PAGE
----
IGHI people: Meet Owen Bray, Patient Safety Project Manager, NIHR Imperial Patient Safety Translational Research Centre

IGHI is home to a team of staff who are skilled and passionate about their roles. Our talented people are the reason we’re able to tackle some of the most pressing global health challenges through cutting-edge innovation.

We’re giving you the chance to get to know our staff a little better and learn about what motivates them in their roles, who inspires them and what they like to get up to outside of IGHI.

Meet Owen Bray, Patient Safety Project Manager for our NIHR Imperial Patient Safety Translational Research Centre (PSTRC). Find out more about Owen, what motivates him, and how he works to bring people in the patient safety world together.

What does your role involve? 

Like many of the team at IGHI, my role is very broad. Primarily, I oversee our domestic patient safety work, working closely with our colleagues in Imperial College Healthcare NHS Trust on joint projects and finding new opportunities to work together. That includes a range of things, such as facilitating links between the Trust and PSTRC researchers, supporting the Trust in learning from COVID-19, or collaborating on joint events such as World Patient Safety Day. More generally, I manage a lot of the Centre’s operational work, including our management board meetings and annual reporting.

What attracted you to the role?

I was working at IGHI on a rotation as part of Imperial’s graduate scheme. I really enjoyed working in patient and public involvement and engagement, which had strong links to our patient safety work. The opportunity then came up to apply to stay in the team and I was very keen to continue.

My academic background is in sociology and gender studies. Previously I’d worked in business consultancy and university management, so not a conventional route into working in patient safety! Then again, there is no real conventional path into working in patient safety. On a daily basis, I work with people from a range of backgrounds, from clinicians and researchers to patients or policy experts, which makes my role particularly interesting.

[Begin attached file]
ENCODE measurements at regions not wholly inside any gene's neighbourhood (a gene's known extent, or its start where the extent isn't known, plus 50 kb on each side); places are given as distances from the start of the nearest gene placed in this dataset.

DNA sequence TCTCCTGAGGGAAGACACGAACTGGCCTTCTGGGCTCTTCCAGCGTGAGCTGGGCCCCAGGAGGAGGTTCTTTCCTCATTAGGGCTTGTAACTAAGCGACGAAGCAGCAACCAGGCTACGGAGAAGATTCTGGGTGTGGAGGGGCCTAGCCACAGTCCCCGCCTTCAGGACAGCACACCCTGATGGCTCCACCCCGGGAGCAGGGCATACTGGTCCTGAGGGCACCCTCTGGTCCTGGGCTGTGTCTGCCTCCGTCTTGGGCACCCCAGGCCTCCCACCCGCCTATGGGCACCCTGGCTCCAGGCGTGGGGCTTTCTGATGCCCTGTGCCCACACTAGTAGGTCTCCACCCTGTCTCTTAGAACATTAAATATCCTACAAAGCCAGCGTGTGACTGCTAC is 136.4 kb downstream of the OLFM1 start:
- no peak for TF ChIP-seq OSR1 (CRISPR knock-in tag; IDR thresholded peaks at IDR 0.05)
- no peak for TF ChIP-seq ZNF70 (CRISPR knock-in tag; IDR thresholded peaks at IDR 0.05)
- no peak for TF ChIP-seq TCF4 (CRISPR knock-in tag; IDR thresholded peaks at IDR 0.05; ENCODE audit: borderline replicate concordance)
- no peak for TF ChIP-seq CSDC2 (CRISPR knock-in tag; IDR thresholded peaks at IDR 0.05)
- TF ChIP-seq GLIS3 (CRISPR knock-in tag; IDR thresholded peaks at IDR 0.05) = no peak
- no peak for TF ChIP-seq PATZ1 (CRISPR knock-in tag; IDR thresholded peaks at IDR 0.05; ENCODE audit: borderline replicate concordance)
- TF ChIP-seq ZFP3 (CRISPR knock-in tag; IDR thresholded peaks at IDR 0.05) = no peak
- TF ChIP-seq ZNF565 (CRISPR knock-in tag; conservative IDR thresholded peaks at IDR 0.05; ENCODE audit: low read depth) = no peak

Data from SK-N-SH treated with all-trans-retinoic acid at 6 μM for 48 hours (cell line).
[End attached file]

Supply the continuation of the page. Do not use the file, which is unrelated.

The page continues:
How would your colleagues describe you in three words?

The fact this took me so long to answer suggests they might describe me as considerate! Otherwise, I’d like to think I’m supportive and analytical.

What’s your biggest achievement to date – personal or professional? 

Most recently, I’d say the work we put in as a team for World Patient Safety Day . The theme of the day was around health worker safety and patient safety. As part of this, I led a project with colleagues in the Imperial NHS Trust to interview frontline staff members. We discussed their experiences of working during the first wave of COVID-19, with a focus on minority ethnic staff members’ perspectives. We shared these interviews as part of our virtual event on the day, alongside a panel discussion and speeches from senior NHS and policy figures.

I was proud that we were able to use our platform to provide an opportunity to frontline staff to share their own thoughts. I think it’s important to give people a platform to share their own stories when you discuss issues that affect them. I hope we can do more of this in future.

Who inspires you? 

I think we can find inspiration in everybody when we listen to what they have to say. Following my reflections on World Patient Safety Day, I’m always inspired by people who feel able to share their personal experiences on an issue that’s affected them. Particularly because sharing those perspectives is often challenging and involves speaking up on sensitive matters. That’s something I’d like to do more of myself.

Closer to home, I’m inspired by my sister Molly, who always finds humour in life’s unusual and challenging situations.

If you had a superpower, what would it be? 

The ability to teleport would be handy. I enjoy life in London, but my family are mostly all based in Shropshire – it would be great to stop by at a moment’s notice rather than needing to take time off to see those I’m closest to.

What’s your guilty pleasure?

I don’t believe in guilty pleasures, so perhaps I’m being flippant! Otherwise, I’m a big music fan so I’m probably guilty of working in the office with my headphones too often. Perhaps we need an IGHI Spotify playlist…

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